There was a time when visitors to London would carry an A to Z map to navigate the city’s Undergound railway system, referring to the iconic London Transport map printed on its back as they did so. Now it’s likely they’ll do the same with their smartphones, with apps ranging from simple analogues of the printed version through to fully annotated route planners with up to the minute train information. Is this a new technology, something only possible in the last decade? Serial British rail YouTuber [Geoff Marshall] thinks otherwise, and has programmed a Tube map on a vintage BBC Micro.
We don’t expect anyone to heft a pile of vintage hardware onto the Central Line at rush hour even though in reality he’s running it on an emulator due to his real BBC Micro being kaput. Perhaps someone should drop him a line about capacitor replacement in that power supply. But it does provide an entertaining jaunt back into afternoons in a 1980s school computer lab, with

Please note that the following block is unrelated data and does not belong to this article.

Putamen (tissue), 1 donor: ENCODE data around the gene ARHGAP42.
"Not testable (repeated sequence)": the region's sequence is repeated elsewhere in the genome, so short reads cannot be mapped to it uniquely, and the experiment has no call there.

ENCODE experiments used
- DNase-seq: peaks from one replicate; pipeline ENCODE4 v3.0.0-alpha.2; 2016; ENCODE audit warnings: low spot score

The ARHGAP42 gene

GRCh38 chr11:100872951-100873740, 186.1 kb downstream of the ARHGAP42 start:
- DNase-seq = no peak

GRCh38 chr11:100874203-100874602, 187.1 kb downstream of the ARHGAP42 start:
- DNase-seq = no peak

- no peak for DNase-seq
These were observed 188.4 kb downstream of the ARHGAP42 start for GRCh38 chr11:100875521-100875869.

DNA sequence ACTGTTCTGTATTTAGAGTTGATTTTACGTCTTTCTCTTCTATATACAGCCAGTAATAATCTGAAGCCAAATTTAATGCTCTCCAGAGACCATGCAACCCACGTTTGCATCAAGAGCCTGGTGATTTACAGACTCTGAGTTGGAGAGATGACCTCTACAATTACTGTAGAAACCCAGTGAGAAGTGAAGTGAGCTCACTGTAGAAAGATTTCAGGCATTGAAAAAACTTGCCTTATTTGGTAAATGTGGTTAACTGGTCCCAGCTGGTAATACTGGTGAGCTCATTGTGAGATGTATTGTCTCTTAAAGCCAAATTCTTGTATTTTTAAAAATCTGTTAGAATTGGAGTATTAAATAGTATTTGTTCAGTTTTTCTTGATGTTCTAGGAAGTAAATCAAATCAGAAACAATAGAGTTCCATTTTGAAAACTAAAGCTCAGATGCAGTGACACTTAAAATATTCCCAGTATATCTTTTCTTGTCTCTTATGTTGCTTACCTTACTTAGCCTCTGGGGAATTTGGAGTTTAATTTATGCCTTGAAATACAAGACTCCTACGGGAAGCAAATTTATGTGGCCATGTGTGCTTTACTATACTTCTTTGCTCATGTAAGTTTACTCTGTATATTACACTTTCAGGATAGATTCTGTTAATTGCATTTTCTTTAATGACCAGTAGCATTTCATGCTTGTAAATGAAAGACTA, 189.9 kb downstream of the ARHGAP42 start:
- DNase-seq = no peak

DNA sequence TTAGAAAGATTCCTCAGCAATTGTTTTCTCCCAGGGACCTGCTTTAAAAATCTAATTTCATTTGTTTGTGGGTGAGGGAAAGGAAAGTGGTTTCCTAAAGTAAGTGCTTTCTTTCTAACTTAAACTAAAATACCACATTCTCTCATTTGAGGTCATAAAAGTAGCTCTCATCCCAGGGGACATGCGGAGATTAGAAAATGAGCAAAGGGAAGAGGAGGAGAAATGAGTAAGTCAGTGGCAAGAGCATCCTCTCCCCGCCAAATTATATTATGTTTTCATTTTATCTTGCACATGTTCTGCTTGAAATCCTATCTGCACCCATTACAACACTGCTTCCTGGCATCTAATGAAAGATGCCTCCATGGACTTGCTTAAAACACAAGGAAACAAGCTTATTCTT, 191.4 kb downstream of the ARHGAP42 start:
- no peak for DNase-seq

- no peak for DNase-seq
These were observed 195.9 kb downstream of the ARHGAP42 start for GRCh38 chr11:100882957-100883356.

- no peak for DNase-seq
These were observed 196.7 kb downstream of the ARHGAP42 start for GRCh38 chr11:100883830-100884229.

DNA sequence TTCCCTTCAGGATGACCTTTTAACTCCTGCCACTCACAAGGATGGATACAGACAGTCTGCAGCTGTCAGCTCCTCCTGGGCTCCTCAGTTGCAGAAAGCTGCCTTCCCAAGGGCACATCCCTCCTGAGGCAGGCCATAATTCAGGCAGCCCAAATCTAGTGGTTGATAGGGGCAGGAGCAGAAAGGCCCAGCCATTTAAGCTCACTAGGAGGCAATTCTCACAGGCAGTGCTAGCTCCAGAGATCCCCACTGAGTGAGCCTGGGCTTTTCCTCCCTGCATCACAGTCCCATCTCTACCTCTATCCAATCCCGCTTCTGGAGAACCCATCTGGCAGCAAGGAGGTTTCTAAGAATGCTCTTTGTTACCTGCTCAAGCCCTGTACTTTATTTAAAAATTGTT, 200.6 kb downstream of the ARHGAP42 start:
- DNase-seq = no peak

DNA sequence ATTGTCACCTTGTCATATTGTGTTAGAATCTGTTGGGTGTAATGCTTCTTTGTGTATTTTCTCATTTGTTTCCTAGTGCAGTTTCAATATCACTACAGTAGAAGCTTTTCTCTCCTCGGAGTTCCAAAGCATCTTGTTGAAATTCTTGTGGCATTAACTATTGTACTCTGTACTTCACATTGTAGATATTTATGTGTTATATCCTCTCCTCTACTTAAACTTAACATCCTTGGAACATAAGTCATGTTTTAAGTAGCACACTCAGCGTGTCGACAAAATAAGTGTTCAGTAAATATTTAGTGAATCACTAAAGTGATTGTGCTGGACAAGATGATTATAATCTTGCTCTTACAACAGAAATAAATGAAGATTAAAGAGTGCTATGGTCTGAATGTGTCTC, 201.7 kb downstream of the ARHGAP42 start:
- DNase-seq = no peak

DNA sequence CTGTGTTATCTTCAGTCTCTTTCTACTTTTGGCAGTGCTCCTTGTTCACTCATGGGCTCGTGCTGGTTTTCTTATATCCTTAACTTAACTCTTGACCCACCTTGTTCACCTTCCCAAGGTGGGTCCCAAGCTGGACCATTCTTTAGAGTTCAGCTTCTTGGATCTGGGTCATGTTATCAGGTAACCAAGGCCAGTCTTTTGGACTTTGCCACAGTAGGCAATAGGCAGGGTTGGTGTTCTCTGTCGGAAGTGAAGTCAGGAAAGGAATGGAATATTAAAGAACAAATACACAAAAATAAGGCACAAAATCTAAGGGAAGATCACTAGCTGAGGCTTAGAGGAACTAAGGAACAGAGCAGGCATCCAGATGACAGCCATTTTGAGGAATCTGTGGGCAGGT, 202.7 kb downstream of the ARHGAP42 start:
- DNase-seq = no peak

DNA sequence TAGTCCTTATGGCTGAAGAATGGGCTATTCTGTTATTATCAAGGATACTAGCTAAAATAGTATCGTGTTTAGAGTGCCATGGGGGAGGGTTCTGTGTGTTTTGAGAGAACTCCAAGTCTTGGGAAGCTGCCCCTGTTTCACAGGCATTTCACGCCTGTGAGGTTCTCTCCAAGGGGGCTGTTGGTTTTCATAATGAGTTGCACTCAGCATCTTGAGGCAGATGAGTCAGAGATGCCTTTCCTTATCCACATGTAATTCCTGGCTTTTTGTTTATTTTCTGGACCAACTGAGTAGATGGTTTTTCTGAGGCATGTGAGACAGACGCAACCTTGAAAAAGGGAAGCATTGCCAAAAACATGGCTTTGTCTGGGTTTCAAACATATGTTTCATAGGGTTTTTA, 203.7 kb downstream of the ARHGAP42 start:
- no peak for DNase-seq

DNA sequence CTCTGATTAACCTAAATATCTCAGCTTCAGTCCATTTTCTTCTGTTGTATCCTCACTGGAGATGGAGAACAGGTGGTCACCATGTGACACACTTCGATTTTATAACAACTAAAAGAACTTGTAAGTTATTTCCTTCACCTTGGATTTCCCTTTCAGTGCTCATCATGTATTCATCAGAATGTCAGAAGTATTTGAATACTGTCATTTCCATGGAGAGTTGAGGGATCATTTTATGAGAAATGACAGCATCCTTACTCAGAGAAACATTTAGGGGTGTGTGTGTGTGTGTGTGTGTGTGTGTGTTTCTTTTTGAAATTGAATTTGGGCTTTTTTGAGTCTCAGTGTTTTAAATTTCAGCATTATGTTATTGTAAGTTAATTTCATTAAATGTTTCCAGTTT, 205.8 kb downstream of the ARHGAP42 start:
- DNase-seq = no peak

PLOT commands as he wrestles with the limited colour palette of
MODE 2. The result only covers Tube Zone 1, or the very centre of London, so to visit London Hackspace you’ll have to remember to take the Bakerloo line northbound out to Zone 4 and disembark at Wembley Central.
Happily as you can see in the video below the break he enlists the help of a friend to run it on real hardware. He posted the code as a comment to the video but it’s really hard to find. Try this direct link and scroll down, it should be the first comment but you need to click “Read more” to unfold the code. We think the Tube Map would make a great test for any retrocomputer, so we look forward to this feat being repeated.
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Author Of this post: Jenny List